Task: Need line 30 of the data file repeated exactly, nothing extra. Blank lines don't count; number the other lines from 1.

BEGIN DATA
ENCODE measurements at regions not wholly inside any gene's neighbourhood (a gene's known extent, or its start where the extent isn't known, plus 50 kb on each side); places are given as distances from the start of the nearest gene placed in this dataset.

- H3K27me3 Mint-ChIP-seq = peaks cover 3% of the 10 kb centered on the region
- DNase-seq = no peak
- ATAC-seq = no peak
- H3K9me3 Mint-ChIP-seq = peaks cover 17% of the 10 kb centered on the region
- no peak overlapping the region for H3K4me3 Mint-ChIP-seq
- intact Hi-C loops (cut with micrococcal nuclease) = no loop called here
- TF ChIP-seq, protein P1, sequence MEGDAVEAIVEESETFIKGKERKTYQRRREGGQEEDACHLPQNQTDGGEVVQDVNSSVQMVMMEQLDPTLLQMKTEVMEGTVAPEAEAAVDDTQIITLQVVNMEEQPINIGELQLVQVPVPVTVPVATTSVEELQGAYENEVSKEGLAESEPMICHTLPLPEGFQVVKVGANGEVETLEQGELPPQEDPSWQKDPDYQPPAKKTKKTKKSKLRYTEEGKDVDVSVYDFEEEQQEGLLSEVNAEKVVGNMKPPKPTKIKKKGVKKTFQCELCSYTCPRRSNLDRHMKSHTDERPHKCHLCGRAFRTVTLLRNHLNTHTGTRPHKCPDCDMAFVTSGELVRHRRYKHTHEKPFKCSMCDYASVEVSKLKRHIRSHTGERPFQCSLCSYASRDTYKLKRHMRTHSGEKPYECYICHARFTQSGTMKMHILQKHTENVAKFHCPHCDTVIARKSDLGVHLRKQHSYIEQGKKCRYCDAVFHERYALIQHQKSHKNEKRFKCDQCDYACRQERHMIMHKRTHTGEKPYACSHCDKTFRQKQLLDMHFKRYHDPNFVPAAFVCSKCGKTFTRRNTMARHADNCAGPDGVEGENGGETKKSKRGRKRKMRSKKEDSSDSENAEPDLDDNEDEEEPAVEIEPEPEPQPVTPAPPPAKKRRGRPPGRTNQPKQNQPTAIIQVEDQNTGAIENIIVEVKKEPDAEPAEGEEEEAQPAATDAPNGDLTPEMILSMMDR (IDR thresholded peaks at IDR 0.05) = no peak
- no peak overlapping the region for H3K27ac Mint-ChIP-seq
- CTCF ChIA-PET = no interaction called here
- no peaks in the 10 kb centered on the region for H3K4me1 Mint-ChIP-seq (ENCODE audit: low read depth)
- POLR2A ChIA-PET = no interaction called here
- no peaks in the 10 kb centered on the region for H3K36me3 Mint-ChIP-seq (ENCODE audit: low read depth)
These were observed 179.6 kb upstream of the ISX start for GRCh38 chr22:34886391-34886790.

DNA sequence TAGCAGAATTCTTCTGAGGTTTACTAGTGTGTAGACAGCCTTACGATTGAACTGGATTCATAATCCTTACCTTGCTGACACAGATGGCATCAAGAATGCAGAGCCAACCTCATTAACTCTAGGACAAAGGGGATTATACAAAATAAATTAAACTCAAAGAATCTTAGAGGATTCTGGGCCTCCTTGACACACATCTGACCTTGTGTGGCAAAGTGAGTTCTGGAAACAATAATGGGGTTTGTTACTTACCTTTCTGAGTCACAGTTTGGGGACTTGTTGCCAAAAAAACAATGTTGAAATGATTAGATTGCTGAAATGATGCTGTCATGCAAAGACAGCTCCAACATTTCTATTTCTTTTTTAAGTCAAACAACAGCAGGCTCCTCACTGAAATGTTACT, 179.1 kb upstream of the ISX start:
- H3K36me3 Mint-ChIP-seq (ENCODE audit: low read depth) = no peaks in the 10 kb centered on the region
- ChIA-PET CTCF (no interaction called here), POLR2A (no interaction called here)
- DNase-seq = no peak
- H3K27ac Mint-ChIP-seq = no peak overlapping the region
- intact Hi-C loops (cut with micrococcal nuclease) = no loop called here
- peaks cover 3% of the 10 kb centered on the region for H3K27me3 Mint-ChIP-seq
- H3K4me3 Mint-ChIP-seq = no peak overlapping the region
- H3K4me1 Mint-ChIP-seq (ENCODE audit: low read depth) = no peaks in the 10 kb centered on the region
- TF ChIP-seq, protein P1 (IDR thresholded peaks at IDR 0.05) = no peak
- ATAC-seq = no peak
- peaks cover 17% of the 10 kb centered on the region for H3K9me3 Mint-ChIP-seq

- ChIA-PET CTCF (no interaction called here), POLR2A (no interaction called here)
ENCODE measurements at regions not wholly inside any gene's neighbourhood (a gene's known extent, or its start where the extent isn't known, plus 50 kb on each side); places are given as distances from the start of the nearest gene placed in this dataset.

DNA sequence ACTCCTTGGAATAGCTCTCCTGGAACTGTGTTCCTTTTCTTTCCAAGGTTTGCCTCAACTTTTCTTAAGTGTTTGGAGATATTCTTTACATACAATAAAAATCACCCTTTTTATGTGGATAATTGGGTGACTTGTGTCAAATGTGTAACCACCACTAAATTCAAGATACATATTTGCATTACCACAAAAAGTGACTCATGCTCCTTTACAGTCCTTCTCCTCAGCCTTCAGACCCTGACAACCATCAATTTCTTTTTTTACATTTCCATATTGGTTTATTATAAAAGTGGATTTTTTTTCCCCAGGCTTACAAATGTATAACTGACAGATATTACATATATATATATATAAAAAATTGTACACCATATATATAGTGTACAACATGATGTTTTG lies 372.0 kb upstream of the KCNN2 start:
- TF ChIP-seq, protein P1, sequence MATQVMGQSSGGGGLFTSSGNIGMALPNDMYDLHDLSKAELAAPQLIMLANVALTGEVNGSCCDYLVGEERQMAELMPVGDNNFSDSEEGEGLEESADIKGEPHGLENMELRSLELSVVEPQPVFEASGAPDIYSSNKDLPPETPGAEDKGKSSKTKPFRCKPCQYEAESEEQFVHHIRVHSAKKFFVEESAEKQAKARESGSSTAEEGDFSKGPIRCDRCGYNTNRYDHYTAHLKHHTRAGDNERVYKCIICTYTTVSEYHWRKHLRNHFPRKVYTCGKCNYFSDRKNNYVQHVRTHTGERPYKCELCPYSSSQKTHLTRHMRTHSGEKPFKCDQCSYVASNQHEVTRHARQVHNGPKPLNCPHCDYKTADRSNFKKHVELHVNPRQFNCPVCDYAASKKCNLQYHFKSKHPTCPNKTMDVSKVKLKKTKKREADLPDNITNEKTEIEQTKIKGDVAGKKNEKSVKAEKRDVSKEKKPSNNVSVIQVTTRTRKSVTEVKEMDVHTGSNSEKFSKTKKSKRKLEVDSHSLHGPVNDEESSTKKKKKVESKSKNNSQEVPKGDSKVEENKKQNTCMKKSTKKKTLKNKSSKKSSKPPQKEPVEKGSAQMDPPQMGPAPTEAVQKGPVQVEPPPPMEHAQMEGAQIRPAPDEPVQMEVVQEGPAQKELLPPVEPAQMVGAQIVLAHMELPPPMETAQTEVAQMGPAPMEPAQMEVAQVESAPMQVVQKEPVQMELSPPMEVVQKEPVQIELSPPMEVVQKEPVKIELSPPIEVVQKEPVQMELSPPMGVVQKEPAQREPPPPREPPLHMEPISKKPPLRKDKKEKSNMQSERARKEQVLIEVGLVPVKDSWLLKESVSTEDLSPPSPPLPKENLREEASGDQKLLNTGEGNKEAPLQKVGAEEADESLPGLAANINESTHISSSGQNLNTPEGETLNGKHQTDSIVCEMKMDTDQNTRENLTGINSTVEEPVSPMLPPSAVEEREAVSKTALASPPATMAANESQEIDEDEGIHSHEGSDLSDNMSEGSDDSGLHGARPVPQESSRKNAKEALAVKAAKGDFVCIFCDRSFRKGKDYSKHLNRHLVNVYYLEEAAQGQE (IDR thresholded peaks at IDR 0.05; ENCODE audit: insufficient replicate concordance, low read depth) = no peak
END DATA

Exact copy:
- TF ChIP-seq, protein P1, sequence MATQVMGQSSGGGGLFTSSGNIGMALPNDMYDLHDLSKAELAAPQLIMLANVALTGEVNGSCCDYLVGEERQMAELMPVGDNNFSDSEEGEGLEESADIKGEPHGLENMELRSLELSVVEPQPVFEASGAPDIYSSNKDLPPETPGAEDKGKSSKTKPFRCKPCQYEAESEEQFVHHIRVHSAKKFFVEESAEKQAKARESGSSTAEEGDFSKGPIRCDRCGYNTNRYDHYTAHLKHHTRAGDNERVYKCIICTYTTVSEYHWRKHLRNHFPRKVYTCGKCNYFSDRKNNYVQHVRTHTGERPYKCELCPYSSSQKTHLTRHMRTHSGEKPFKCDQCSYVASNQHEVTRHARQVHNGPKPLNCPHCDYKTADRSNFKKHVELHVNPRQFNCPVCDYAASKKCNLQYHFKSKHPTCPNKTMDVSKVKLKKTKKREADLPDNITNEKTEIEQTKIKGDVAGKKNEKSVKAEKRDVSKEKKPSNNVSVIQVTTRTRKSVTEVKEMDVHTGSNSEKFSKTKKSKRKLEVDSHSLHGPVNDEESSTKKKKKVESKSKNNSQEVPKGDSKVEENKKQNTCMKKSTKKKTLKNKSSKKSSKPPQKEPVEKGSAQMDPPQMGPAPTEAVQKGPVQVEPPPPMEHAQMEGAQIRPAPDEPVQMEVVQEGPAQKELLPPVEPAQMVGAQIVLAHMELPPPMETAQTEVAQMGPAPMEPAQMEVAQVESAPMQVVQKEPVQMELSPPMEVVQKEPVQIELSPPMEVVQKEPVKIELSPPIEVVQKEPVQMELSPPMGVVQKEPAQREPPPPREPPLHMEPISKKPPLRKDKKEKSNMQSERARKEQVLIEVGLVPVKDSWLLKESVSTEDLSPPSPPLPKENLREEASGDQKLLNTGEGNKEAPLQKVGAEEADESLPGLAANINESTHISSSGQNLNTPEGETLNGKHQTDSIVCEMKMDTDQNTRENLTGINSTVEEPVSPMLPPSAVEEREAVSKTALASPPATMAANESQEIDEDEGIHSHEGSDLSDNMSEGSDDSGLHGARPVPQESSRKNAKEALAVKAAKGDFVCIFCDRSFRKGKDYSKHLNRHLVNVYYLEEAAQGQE (IDR thresholded peaks at IDR 0.05; ENCODE audit: insufficient replicate concordance, low read depth) = no peak